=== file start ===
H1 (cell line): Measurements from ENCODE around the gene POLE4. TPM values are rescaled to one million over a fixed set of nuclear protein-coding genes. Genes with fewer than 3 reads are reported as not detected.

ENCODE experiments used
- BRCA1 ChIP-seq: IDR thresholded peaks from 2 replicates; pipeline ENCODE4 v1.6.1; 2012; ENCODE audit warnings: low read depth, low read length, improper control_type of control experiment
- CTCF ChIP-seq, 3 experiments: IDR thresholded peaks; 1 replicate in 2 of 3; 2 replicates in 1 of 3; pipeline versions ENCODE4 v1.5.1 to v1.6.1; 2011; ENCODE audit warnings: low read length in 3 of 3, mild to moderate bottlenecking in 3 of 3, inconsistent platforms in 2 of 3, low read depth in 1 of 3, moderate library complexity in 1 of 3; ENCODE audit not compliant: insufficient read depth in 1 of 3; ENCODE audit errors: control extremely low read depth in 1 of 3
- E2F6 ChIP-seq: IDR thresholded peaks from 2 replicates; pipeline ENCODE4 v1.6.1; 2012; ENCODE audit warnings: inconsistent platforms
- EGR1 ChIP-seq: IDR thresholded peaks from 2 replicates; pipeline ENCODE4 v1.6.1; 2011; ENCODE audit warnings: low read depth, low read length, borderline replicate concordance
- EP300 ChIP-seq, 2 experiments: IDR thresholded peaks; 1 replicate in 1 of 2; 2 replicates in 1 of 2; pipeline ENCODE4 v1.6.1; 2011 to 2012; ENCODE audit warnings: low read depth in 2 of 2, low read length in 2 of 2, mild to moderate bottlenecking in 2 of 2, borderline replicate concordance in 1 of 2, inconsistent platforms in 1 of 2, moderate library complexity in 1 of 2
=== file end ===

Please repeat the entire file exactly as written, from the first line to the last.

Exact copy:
H1 (cell line): Measurements from ENCODE around the gene POLE4. TPM values are rescaled to one million over a fixed set of nuclear protein-coding genes. Genes with fewer than 3 reads are reported as not detected.

ENCODE experiments used
- BRCA1 ChIP-seq: IDR thresholded peaks from 2 replicates; pipeline ENCODE4 v1.6.1; 2012; ENCODE audit warnings: low read depth, low read length, improper control_type of control experiment
- CTCF ChIP-seq, 3 experiments: IDR thresholded peaks; 1 replicate in 2 of 3; 2 replicates in 1 of 3; pipeline versions ENCODE4 v1.5.1 to v1.6.1; 2011; ENCODE audit warnings: low read length in 3 of 3, mild to moderate bottlenecking in 3 of 3, inconsistent platforms in 2 of 3, low read depth in 1 of 3, moderate library complexity in 1 of 3; ENCODE audit not compliant: insufficient read depth in 1 of 3; ENCODE audit errors: control extremely low read depth in 1 of 3
- E2F6 ChIP-seq: IDR thresholded peaks from 2 replicates; pipeline ENCODE4 v1.6.1; 2012; ENCODE audit warnings: inconsistent platforms
- EGR1 ChIP-seq: IDR thresholded peaks from 2 replicates; pipeline ENCODE4 v1.6.1; 2011; ENCODE audit warnings: low read depth, low read length, borderline replicate concordance
- EP300 ChIP-seq, 2 experiments: IDR thresholded peaks; 1 replicate in 1 of 2; 2 replicates in 1 of 2; pipeline ENCODE4 v1.6.1; 2011 to 2012; ENCODE audit warnings: low read depth in 2 of 2, low read length in 2 of 2, mild to moderate bottlenecking in 2 of 2, borderline replicate concordance in 1 of 2, inconsistent platforms in 1 of 2, moderate library complexity in 1 of 2